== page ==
How much time are you willing to invest searching for deals?
When I was a still a young boy living back in my hometown of Woodhaven NY, Woolworth’s was the king of ‘five and dime’ department stores. We didn’t have the internet or World Wide Web in the 1970’s, it didn’t exist. Walmart was not the powerhouse it is today, and was unknown. I think the first time I ever heard of it was when I was in college and the late Paul Harvey raved about Walmart on his radio program.
The nearest Woolworth department store from Woodhaven was in Jamaica NY, about 5 miles away, and a twenty-minute bus ride on the Q-56 bus. You could also take the J Train and get off at Sutphin Boulevard. Either way, you had to wait for the train or bus, each way, and pay carfare.
In Woodhaven, there was a small town, two-store department store chain called Lewis’ of Woodhaven. It was started in 1933 by Louis Lewis. When he died, he left his two stores to his two sons Larry and Julius. They in turn passed the stores onto their sons Jeff and his cousin Robert . Sadly the chain finally closed its doors shortly after Christmas of 2003. For me, it was another tragic loss of my childhood as the wonderful hometown I remembered slowly died one location at time.
When my aunt Arleen was still alive, she would often say, “Woolworth’s will have it on sale a little cheaper, but Lewis’ has it too, and we save time and carfare.” The point I’m trying to make is, we brought stuff locally. If you had to invest time and money hunting down bargains, often you were penny wise and dollar foolish. It was always better to buy local, and support small business.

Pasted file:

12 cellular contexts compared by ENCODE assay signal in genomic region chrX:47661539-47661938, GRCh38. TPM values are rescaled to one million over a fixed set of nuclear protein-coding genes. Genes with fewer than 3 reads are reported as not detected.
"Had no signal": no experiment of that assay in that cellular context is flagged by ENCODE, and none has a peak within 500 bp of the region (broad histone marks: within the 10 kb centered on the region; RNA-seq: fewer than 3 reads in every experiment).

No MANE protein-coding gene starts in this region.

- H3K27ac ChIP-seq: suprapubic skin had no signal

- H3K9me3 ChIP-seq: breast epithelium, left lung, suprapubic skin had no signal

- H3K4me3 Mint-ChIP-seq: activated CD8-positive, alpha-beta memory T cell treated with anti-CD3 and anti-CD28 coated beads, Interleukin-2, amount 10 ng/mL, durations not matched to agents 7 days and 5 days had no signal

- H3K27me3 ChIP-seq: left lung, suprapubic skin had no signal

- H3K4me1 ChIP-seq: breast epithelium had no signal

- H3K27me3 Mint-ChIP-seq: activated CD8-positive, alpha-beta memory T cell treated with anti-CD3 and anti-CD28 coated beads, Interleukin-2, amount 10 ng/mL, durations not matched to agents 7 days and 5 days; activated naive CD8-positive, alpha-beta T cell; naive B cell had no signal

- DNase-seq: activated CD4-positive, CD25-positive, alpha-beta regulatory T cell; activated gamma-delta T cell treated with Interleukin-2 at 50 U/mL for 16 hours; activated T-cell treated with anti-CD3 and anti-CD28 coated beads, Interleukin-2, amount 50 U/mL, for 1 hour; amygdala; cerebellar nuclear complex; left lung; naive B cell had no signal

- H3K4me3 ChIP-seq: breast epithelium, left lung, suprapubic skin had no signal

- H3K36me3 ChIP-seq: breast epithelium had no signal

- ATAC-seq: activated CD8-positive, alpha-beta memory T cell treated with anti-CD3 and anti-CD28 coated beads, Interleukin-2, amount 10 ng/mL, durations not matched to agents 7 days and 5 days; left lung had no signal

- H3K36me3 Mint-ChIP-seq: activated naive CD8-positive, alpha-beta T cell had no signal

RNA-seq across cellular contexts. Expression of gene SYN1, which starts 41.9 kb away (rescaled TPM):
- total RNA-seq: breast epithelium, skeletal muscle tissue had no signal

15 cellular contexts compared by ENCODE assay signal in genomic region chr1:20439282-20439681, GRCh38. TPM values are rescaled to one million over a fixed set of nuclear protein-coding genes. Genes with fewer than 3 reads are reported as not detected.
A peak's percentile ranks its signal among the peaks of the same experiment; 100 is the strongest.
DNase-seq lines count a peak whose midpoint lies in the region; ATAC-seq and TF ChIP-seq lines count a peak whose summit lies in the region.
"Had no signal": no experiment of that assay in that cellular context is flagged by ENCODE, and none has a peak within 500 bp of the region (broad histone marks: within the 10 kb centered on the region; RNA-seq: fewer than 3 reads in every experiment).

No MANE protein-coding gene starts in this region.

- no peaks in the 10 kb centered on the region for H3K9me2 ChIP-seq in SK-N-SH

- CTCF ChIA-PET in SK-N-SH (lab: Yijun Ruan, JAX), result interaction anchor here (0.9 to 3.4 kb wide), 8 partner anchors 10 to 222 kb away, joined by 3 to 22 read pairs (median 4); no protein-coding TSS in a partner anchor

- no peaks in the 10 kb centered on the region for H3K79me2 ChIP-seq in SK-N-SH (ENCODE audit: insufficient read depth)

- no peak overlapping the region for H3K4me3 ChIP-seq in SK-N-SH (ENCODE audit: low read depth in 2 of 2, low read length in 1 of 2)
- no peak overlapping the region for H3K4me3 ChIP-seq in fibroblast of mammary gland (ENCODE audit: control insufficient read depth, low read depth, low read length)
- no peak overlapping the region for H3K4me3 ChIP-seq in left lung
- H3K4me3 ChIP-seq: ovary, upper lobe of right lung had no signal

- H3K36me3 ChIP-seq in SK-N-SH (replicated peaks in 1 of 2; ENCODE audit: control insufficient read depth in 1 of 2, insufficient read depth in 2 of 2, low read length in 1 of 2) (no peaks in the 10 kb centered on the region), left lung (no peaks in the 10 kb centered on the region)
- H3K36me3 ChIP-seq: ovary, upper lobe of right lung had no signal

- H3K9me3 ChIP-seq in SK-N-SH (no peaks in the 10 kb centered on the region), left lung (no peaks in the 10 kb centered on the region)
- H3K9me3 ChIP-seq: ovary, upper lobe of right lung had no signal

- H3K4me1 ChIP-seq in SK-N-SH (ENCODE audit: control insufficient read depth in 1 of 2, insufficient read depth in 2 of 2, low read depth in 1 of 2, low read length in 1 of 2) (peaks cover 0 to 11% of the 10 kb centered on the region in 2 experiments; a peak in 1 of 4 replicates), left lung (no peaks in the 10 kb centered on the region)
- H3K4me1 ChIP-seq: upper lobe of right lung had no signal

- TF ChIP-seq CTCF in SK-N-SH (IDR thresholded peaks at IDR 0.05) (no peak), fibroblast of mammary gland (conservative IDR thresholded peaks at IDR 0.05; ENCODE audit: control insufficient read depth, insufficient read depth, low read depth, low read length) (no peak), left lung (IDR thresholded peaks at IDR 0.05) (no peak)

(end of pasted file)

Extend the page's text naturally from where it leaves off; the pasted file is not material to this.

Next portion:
Video killed the radio star
Video killed the radio star
In my mind and in my car, we can’t rewind we’ve gone too far – Lyics from the song Video Killed the Radio Star by the Buggles
The Internet is killing brick and mortar stores.
With the rise of e-commerce, traditional brick-and-mortar stores are finding it harder and harder to stay in business. Each year, more and more of the stores and chains we remember from our youth disappear, replaced by just a wisp of memory in the mists of our minds. There are many problems that arise from the convenience of online shopping. As stores vanish, you lose the natural competition for sales, the variety of goods and services, and the proximity of locations of these stores to your home. So you go back to the internet, pay shipping, wait a few days and maybe get the item as you thought you understood from its description, and a picture or two. Had there been a local store you could have shopped at, you might have had it that very day, and supported a local business for about the same amount of money when you consider the cost of shipping.
Caveat emptor! –Latin for Let the Buyer Beware
I’m not going to tell you that there aren’t great deals online, there are. But you really can’t judge quality from a picture and a few words of description. I read a story about a poor soul who lived in a foreign country. He read a 5-star review of a book on Amazon called Why Socialism Works by Harrison Lievesley. Rave review after rave review. The book costs about ten bucks. So this guy in Turkey though this must be a very interesting book, and paid very high foreign shipping for a book that is just a gag. Every page is printed with “It doesn’t”.
It is really not a good joke to have a book with emty pages just saying “it doesnt”. Price of book may be 8 dollars but it costed almost to 25 dollars to get it in Turkey. I am very frustirated with this cold joke –Kahraman Gürcanon February 22, 2018